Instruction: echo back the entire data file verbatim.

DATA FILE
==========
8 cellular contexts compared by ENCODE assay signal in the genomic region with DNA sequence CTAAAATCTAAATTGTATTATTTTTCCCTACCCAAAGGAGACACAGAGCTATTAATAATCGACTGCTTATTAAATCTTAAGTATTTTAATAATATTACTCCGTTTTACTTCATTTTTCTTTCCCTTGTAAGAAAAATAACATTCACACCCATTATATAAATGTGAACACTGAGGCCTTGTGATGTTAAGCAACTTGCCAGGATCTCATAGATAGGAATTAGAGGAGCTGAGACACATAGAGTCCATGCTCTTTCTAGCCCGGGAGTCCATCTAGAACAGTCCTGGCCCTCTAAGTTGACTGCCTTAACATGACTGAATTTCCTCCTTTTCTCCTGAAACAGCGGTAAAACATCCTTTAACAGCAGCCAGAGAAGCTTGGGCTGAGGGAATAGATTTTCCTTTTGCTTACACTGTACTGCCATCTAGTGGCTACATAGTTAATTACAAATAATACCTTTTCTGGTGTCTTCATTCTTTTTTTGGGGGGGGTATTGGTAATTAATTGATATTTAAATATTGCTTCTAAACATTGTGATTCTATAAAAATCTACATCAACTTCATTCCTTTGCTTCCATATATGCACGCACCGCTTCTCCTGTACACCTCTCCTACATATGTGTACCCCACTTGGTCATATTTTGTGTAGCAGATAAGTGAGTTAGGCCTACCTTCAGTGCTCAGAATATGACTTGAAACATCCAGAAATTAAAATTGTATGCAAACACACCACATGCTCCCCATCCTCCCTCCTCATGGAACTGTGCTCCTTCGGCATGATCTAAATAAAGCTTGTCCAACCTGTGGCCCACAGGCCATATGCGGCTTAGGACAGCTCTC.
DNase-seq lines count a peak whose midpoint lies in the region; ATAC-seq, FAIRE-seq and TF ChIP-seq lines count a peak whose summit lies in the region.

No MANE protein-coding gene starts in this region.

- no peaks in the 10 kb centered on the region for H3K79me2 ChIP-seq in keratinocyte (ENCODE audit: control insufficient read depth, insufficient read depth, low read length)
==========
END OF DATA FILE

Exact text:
8 cellular contexts compared by ENCODE assay signal in the genomic region with DNA sequence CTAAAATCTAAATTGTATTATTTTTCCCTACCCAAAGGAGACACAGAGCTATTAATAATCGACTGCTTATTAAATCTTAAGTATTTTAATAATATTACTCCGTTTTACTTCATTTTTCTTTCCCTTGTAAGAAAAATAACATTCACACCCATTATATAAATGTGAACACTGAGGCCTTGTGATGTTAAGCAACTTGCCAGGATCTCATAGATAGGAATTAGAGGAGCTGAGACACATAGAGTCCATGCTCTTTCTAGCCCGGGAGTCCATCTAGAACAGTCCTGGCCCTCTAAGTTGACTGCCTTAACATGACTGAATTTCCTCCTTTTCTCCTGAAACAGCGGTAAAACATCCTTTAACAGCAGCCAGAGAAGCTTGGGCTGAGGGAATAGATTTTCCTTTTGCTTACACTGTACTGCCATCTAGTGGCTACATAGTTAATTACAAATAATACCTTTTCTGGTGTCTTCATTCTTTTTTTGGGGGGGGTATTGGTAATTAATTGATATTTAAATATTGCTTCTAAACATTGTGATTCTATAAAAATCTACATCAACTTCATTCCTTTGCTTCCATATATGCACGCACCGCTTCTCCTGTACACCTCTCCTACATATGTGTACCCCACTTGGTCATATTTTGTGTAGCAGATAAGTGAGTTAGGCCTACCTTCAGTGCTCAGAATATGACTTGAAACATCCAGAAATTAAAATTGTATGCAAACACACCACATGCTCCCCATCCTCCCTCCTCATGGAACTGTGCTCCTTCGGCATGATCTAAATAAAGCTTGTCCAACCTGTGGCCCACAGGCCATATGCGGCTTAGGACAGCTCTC.
DNase-seq lines count a peak whose midpoint lies in the region; ATAC-seq, FAIRE-seq and TF ChIP-seq lines count a peak whose summit lies in the region.

No MANE protein-coding gene starts in this region.

- no peaks in the 10 kb centered on the region for H3K79me2 ChIP-seq in keratinocyte (ENCODE audit: control insufficient read depth, insufficient read depth, low read length)